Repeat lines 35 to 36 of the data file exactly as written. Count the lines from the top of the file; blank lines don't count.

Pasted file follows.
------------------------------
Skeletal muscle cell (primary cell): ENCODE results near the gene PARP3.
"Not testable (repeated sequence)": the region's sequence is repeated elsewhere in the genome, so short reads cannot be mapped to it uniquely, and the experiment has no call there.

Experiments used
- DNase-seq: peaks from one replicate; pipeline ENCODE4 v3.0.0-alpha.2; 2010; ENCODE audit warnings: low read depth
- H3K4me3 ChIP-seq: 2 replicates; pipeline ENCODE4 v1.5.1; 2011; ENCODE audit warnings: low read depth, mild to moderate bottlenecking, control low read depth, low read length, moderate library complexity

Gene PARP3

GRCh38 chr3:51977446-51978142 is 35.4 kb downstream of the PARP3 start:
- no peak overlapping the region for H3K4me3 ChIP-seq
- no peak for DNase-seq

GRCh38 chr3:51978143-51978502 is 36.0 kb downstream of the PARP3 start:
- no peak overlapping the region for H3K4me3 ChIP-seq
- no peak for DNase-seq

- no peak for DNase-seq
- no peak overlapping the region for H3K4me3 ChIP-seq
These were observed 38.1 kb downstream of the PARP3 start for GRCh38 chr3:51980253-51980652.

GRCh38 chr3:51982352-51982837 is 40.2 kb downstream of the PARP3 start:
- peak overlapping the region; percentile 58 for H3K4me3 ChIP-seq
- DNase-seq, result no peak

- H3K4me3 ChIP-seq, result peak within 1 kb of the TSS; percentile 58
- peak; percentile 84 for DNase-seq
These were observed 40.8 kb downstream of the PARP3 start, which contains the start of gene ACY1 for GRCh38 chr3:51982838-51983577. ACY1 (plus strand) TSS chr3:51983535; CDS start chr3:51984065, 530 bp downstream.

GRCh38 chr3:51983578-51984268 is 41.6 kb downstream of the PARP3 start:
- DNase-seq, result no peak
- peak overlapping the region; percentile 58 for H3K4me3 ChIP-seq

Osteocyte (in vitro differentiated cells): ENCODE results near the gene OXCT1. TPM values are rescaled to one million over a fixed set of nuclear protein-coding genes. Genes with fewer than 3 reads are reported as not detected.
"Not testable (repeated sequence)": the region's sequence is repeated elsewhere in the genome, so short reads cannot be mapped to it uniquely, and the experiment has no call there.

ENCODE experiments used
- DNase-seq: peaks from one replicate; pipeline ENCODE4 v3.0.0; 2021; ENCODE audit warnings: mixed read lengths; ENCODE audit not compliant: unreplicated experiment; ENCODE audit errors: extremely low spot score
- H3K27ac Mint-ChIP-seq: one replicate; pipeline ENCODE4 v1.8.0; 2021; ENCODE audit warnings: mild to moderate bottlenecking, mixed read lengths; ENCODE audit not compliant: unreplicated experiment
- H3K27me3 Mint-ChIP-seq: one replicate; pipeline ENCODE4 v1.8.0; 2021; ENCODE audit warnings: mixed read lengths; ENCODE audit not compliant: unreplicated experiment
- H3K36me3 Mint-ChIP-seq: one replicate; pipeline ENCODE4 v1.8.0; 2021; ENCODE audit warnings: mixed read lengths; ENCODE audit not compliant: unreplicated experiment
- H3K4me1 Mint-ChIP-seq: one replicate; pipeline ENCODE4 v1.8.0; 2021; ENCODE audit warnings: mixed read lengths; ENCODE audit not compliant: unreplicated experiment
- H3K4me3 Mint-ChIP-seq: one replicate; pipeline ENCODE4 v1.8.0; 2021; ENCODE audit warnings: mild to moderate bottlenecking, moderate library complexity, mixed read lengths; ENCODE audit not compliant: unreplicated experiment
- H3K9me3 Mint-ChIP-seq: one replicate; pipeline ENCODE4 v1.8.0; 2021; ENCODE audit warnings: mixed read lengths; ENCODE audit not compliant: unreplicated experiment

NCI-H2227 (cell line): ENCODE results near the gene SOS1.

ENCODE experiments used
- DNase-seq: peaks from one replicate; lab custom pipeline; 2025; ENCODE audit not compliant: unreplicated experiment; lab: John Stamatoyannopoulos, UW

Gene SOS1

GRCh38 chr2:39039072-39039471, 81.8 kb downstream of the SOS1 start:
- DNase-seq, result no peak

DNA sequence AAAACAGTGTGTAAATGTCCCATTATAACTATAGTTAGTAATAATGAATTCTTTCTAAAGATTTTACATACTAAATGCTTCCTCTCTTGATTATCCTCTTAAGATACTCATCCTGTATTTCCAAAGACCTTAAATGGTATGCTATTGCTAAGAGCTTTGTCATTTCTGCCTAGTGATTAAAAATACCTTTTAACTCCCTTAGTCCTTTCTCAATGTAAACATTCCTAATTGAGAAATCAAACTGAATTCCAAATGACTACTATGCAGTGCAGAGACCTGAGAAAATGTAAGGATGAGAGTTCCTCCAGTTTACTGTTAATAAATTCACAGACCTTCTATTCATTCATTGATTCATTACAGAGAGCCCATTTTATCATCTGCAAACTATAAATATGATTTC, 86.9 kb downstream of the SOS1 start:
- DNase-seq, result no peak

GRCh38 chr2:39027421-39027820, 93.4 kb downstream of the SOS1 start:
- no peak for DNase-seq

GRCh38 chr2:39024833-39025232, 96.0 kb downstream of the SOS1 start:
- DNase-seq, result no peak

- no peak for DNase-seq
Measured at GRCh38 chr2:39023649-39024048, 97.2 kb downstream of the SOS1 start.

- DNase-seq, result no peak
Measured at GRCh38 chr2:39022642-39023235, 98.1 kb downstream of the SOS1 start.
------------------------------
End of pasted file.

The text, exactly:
NCI-H2227 (cell line): ENCODE results near the gene SOS1.

ENCODE experiments used